27 May - 2 June 1999
Issue No. 431
|Published in Cairo by AL-AHRAM established in 1875|
EU partnership soon
Egypt Region International Economy Opinion Culture Profile Living Features Travel Sports People Time Out Chronicles Cartoons Letters
MINISTER of Foreign Affairs Amr Moussa said he is hopeful Egypt's partnership agreement with the European Union (EU) will be signed soon, reports Niveen Wahish. Addressing members of the German-Arab Chamber of Industry and Commerce (GACIC), Moussa said, "We have achieved progress in negotiations and are now hopeful that in the coming few months we will be able to sign the partnership agreement." Moussa said he hopes the agreement will be concluded during the current German presidency of the EU. Describing negotiations between Egypt and the EU as having been "very difficult", with negotiators on both sides being "very tough", Moussa said that, nevertheless, "this toughness is going to produce a good document" which will guarantee that the partnership agreement will not "suffocate" Egypt's industrial and agricultural sectors. Dubbing the partnership agreement as Egypt's "most ambitious endeavour to integrate into the world economy," Moussa said that it should increase the economy's growth rate by anything ranging from 0.5 per cent to one per cent. But in order to make the most of the agreement, Egypt must upgrade its infrastructure and industry and improve its export performance. "The (Egyptian) private sector should not and cannot satisfy itself with the local market and will have to opt for more," he stressed. While the government is doing all it can to open up new markets, and establish a legal framework for cooperation by signing agreements eliminating double taxation and protecting investments, it is still the private sector which must bear the responsibility of exporting, said Moussa. The German Arab Chamber of Industry and Commerce is the new name of the German Arab Chamber of Commerce. The board of the chamber believes that the new title better describes the chamber's membership, which has changed its nature, according to Peter Gopfrich, executive director of the chamber. While in the past GACIC members were mostly agents representing foreign companies, today more than half of the chamber's members are engaged in industrial activity.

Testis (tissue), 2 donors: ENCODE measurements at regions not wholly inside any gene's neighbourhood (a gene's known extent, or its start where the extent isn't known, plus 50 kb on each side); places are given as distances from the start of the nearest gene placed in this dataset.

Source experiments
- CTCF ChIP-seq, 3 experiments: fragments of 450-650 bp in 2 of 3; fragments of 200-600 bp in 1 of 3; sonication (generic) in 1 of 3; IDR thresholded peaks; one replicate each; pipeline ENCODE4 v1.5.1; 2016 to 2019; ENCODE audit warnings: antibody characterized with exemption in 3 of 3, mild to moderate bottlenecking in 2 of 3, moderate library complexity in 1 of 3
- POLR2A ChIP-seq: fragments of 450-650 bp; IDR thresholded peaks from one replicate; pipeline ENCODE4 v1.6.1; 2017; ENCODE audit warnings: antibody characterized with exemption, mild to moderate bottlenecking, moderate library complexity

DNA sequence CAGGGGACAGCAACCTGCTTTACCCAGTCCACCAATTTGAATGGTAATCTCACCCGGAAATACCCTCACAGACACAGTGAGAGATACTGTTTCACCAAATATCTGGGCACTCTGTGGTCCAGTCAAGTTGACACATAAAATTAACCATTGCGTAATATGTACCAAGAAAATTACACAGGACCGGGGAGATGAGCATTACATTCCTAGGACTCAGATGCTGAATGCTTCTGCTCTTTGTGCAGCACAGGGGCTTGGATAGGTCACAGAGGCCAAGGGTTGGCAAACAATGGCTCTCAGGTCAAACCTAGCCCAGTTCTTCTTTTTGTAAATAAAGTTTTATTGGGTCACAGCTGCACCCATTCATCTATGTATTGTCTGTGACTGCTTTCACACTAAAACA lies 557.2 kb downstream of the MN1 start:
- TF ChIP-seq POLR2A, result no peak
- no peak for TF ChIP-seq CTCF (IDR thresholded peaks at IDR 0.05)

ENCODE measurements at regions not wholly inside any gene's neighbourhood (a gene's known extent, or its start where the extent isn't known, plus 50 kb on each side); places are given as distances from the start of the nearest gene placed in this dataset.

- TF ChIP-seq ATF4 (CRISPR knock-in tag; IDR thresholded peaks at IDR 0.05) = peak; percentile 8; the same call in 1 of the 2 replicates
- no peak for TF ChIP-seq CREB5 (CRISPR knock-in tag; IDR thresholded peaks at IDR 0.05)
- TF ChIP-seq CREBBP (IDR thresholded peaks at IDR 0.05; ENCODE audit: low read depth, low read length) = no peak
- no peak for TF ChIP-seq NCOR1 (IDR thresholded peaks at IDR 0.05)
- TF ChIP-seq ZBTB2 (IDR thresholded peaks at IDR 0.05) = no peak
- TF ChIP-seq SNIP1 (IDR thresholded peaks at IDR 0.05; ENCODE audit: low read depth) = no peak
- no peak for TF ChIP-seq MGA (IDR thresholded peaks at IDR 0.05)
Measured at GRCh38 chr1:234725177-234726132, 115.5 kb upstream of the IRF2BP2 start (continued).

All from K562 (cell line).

Women mean business
A DELEGATION representing the Association of Businesswomen of Egypt 21 (BWE21) flew to the United Kingdom this week to attend a conference on Arab businesswomen. The Egyptian delegates were invited by the British Council in Cairo. The conference, organised by the British Department of Trade and Industry (DTI), aims at promoting economic ties between Egypt and the UK and coordinating efforts by Arab and British businesswomen to enhance women's role in public life. BWE21 members will also meet with British businesswomen's associations and compare business experiences. This is the second meeting between Egyptian and British businesswomen who first met last year in a seminar on "Women in Business" organised by the British Council.
Arab businessmen meet